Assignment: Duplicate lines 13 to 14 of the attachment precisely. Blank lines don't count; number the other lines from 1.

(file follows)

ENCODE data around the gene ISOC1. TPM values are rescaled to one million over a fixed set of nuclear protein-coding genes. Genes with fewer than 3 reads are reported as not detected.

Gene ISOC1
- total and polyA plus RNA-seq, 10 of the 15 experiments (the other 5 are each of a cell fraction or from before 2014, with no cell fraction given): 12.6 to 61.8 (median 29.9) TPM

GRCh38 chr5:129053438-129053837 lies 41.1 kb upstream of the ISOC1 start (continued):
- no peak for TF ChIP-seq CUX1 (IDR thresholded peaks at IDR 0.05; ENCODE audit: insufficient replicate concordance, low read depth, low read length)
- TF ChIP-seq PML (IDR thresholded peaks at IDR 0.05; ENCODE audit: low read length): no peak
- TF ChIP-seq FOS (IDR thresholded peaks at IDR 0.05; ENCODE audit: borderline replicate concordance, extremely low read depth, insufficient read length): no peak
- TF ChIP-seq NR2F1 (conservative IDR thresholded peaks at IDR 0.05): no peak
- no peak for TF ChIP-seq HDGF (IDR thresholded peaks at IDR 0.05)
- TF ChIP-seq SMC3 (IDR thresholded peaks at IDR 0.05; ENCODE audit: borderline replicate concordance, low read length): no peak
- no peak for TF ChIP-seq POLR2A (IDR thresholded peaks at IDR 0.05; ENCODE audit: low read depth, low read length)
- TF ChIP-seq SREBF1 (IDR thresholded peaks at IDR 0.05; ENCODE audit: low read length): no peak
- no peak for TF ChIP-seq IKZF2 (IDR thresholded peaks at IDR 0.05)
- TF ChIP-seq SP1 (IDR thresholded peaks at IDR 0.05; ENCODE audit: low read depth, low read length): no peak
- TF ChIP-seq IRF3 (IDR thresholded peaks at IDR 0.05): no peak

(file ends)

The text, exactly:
- no peak for TF ChIP-seq IKZF2 (IDR thresholded peaks at IDR 0.05)
- TF ChIP-seq SP1 (IDR thresholded peaks at IDR 0.05; ENCODE audit: low read depth, low read length): no peak